Marriott International (the corporate brand) promotes five values that guide the company’s culture (focus on people, pursuit of excellence, change, integrity and social responsibility[2]. The one that is given the biggest prominence in Marriott’s communications is its focus on people, particularly its employees. This approach stems from the belief (shared also by Virgin) that happy employees will take better care of customers (“take care of associates and they will take care of the customers”[3]). Matthew Von Ertfelda, former VP of Insight, Strategy & Innovation said: “We attribute a lot of our success to actually having a higher purpose, and our higher purpose as a company is to transcend travel to transform lives by putting people first”[4].


Marriott Hotels (the consumer brand) is positioned as the flagship Marriott brand – a mainstream proposition in the classic premium category. As such, it targets a wide audience and doesn’t have a clear brand or product differentiator like other, more well-defined brands in the Marriott portfolio (e.g., the way Westin focuses on wellness and well-being or W Hotels represent distinctive design and a “cutting-edge lifestyle”). Currently, the key benefit of the Marriott Hotel brand is defined as “providing sophisticated spaces and experiences that keep the mind balanced, sharp and inspired”[5].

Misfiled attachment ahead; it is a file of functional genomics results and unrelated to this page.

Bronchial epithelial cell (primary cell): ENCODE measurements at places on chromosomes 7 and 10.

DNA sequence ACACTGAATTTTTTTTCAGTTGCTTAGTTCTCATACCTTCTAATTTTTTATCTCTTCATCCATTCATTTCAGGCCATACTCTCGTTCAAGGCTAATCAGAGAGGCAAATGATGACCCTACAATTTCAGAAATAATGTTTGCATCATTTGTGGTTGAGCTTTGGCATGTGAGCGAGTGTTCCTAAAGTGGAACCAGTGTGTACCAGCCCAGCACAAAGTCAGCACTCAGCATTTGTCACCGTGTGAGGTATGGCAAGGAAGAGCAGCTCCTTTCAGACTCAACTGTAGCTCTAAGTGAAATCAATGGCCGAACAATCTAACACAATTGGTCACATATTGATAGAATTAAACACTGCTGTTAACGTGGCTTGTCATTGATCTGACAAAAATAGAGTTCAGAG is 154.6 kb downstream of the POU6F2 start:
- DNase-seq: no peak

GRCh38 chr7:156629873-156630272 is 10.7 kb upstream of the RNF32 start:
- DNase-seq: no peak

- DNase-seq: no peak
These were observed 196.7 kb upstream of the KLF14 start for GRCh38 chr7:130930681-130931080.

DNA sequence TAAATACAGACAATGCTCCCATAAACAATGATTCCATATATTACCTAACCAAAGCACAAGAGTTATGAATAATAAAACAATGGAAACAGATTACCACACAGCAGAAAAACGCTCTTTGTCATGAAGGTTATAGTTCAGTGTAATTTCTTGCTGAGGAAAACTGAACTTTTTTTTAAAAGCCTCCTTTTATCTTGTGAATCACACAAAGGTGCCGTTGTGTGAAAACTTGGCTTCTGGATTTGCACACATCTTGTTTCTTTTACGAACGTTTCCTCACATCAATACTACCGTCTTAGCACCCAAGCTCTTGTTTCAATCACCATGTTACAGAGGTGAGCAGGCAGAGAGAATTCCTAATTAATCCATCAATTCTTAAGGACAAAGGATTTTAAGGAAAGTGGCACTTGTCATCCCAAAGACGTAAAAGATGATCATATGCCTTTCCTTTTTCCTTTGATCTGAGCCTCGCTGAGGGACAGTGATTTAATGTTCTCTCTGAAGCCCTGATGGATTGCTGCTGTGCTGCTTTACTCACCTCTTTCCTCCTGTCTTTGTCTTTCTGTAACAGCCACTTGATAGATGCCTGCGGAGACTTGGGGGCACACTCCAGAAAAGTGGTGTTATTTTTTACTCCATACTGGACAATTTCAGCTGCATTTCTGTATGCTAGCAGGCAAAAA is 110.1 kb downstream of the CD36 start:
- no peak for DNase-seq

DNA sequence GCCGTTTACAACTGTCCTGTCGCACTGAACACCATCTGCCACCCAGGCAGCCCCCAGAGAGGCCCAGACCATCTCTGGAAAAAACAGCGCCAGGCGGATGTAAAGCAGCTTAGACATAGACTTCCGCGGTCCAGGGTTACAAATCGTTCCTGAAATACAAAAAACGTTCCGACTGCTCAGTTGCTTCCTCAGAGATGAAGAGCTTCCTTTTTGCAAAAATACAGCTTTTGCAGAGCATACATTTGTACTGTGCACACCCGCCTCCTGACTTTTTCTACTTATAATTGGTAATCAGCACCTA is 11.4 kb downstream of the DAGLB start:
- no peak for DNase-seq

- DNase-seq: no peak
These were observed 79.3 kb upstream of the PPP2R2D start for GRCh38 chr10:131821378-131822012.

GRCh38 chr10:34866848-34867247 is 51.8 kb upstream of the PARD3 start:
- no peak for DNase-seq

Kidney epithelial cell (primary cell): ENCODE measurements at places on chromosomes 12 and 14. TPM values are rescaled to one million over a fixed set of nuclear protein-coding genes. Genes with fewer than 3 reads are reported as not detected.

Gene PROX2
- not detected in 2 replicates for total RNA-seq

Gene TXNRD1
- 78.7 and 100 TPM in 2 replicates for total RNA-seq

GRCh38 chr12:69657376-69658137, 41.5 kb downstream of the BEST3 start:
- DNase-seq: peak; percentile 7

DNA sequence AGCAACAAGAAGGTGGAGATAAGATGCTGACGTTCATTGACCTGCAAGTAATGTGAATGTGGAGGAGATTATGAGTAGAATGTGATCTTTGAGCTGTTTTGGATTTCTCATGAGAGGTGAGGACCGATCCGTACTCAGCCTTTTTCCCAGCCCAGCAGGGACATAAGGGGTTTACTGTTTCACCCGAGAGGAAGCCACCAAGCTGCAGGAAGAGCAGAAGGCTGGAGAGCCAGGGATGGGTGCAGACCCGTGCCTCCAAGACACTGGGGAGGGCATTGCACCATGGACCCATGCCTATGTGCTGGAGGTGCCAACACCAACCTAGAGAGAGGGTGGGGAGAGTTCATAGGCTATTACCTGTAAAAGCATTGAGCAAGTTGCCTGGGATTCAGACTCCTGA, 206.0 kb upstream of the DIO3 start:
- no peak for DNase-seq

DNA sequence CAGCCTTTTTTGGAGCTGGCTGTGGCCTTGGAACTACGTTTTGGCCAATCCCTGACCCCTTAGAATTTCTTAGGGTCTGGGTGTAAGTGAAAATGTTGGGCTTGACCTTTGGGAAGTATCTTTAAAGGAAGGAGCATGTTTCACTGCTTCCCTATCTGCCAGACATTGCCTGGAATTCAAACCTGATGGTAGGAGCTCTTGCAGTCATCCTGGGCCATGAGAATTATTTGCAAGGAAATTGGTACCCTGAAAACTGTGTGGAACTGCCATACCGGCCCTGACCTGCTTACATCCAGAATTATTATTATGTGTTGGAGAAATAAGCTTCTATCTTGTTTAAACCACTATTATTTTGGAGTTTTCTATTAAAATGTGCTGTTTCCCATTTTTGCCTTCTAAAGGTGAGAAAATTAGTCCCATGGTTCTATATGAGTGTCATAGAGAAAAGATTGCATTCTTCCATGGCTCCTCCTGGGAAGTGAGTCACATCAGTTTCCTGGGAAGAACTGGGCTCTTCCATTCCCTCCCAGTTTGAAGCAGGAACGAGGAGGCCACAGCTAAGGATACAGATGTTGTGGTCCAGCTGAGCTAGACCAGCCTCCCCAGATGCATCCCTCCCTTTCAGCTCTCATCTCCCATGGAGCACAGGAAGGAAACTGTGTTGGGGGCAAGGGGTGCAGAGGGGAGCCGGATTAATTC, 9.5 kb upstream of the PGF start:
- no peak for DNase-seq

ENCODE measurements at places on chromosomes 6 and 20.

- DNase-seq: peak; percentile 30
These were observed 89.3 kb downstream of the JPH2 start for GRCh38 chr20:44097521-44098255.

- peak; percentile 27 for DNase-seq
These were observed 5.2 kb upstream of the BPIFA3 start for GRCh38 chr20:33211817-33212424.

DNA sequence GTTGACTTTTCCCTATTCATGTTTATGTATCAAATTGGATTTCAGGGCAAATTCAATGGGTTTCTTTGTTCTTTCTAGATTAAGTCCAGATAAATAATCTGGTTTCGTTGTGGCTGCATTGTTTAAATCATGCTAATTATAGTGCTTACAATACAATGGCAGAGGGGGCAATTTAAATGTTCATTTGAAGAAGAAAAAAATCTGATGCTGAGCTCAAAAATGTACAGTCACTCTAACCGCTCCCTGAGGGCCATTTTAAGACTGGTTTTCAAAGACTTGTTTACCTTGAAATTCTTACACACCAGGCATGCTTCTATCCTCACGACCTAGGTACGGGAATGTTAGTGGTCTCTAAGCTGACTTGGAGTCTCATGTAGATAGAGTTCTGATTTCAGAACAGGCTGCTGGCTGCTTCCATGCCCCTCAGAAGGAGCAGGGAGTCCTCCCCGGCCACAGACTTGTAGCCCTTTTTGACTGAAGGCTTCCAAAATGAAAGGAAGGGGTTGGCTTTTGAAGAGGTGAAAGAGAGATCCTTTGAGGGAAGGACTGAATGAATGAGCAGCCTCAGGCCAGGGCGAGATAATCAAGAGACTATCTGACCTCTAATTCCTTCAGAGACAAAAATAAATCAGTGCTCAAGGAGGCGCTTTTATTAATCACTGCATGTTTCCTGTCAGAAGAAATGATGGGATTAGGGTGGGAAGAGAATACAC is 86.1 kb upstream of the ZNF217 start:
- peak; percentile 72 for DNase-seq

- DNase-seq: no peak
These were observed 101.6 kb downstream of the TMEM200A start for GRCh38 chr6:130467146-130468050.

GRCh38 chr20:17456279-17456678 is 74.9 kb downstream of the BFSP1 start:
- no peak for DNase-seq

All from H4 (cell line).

Marriott’s messaging and advertising style can be assigned to a few brand archetypes but the most relevant one is the Caregiver. The brand applies a warm and soothing tone of voice and emphasizes its focus on taking care of people in communications.

Most important campaigns

1. “Where Can We Take You?” (2021)

2. “The Marriott Bonvoy App” (2019)

3. “Human | Golden Rule” (2017)

4. “Reinventing The Hotel Experience | Future Stay” (2017)

5. “French Kiss Official Trailer” (2015)

Official brand statement:

Marriott International:
At Marriott, we never stop searching for inventive ways to serve our customers, provide opportunities for our associates, and grow our business. The company that began as a nine-seat A&W root beer stand is recognized today as a top employer and for its superior business operations, which it conducts based on five core values: put people first, pursue excellence, embrace change, act with integrity, and serve our world.[6]

Marriott Hotels:
Provides sophisticated spaces and experiences that keep the mind balanced, sharp and inspired.[7]

Interesting facts:

Marriott was the first hotel company in the world to enable its customers to make reservations online; it launched the first online booking service in 1995.[8]


1. Ad Age on the “Where Can We Take You?” campaign
A. Pasquarelli, “Marriott Debuts Biggest Global Campaign Yet As Travel Rebounds”, Ad Age, Jun 2021, 

2. Marketing Week on Marriott Bonvoy
M. Fleming, “Inside The Launch Of Marriott’s New Loyalty Programme”, Marketing Week, Feb 2019,

3. Interview with Toni Stoecki, Marriott Global Brand Leader & VP
I. Alimonti, “Interview: Inside Marriott’s Hotel Innovation Strategy”, PSFK, Mar 2018,

4. All Marriott brands explained
D. Ting, “Every One Of Marriott’s 30 Hotel Brands, Explained”, Skift, Sep 2016,